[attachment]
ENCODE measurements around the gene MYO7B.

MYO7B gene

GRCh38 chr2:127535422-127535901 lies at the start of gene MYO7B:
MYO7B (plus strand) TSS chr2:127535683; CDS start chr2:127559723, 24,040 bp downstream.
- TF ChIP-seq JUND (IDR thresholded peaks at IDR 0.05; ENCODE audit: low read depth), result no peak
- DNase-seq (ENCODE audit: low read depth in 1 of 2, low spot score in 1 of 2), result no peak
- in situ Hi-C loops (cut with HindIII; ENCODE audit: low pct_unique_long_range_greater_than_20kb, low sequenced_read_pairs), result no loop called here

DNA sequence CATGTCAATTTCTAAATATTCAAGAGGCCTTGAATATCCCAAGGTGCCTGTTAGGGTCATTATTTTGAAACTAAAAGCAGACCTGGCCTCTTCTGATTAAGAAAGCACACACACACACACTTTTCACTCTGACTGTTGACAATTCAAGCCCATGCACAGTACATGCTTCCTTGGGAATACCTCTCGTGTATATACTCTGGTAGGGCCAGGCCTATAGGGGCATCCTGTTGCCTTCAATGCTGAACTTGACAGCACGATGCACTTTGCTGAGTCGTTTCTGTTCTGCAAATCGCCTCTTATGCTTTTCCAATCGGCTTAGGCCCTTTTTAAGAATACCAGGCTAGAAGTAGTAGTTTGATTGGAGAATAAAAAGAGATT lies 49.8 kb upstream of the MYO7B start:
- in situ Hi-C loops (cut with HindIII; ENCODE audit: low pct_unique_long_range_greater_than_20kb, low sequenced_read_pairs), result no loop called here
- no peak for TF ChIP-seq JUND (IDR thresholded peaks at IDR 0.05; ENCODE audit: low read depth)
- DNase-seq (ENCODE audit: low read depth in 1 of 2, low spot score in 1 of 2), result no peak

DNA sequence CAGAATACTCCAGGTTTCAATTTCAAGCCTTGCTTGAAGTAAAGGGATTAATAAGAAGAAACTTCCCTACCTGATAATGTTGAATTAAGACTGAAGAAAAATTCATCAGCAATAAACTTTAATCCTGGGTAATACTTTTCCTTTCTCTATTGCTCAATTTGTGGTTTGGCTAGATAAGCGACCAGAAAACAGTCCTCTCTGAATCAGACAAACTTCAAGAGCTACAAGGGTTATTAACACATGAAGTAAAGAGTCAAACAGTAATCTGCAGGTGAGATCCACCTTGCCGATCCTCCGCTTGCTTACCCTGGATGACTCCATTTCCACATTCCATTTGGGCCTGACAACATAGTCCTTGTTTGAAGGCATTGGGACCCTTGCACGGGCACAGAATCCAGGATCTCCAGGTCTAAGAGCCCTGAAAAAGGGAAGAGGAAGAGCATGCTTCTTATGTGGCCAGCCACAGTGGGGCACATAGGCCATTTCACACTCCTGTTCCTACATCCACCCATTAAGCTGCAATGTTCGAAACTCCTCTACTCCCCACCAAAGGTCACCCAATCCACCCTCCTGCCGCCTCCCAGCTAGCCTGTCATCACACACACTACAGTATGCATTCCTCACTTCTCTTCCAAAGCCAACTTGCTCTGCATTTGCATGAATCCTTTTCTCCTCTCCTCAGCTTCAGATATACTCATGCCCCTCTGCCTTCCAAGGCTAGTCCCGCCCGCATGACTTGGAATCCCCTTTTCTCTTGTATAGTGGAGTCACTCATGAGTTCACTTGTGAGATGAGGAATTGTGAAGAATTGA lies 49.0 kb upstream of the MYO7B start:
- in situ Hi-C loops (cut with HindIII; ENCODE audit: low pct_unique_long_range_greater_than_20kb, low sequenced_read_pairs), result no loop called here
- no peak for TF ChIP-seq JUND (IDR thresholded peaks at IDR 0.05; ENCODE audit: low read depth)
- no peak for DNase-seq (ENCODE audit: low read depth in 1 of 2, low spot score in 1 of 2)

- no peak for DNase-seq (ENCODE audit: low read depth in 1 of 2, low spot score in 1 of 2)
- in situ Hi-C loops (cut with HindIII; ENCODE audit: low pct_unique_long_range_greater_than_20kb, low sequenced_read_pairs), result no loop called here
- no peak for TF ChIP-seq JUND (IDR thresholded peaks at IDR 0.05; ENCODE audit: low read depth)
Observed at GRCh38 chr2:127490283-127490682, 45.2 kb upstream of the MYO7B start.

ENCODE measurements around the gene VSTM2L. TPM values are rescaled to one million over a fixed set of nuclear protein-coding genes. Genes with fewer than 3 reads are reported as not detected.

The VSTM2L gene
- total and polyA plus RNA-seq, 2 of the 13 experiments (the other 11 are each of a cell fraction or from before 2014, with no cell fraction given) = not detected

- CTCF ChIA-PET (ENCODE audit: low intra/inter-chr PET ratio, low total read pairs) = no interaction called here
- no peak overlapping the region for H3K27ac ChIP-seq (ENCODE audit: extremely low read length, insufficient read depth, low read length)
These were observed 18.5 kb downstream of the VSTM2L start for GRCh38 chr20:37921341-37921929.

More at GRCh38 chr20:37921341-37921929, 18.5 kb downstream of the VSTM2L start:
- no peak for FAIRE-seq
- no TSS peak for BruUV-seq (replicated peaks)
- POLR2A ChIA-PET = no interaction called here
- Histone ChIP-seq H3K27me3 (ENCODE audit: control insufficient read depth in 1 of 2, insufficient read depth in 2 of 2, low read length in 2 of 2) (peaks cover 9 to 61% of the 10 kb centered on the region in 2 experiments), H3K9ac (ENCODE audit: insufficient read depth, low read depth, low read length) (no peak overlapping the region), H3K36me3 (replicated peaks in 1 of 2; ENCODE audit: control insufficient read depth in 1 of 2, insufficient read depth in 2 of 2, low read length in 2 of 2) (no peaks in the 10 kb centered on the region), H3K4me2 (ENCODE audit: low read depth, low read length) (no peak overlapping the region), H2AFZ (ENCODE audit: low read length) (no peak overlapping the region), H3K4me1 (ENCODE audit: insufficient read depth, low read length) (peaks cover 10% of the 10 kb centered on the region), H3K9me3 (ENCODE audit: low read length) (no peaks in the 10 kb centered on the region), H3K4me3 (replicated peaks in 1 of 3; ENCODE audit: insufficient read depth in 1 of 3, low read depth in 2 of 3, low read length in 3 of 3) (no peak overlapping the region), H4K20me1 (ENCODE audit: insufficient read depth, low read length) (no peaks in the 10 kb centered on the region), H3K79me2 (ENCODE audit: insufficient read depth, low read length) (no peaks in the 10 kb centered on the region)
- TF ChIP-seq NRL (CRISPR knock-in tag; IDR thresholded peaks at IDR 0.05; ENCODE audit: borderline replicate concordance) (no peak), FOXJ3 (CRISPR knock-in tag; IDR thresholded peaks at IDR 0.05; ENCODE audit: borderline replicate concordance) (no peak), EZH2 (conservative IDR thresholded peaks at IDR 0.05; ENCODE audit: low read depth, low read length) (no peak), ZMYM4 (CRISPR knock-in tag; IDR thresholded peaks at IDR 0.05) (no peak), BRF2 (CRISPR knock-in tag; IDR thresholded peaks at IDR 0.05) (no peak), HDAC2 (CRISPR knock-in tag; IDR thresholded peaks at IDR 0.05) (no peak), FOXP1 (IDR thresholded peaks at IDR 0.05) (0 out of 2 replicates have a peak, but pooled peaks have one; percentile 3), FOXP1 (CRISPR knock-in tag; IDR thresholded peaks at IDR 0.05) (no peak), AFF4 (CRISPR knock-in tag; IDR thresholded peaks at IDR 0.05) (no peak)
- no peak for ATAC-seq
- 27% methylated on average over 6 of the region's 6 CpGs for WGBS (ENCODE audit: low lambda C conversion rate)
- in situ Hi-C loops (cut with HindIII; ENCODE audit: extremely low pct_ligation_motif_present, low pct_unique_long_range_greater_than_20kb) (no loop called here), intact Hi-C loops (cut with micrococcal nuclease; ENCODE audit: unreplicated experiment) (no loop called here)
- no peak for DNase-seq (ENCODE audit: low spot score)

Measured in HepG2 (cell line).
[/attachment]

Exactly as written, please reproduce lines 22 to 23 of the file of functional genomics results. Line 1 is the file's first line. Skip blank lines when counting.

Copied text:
- total and polyA plus RNA-seq, 2 of the 13 experiments (the other 11 are each of a cell fraction or from before 2014, with no cell fraction given) = not detected

- CTCF ChIA-PET (ENCODE audit: low intra/inter-chr PET ratio, low total read pairs) = no interaction called here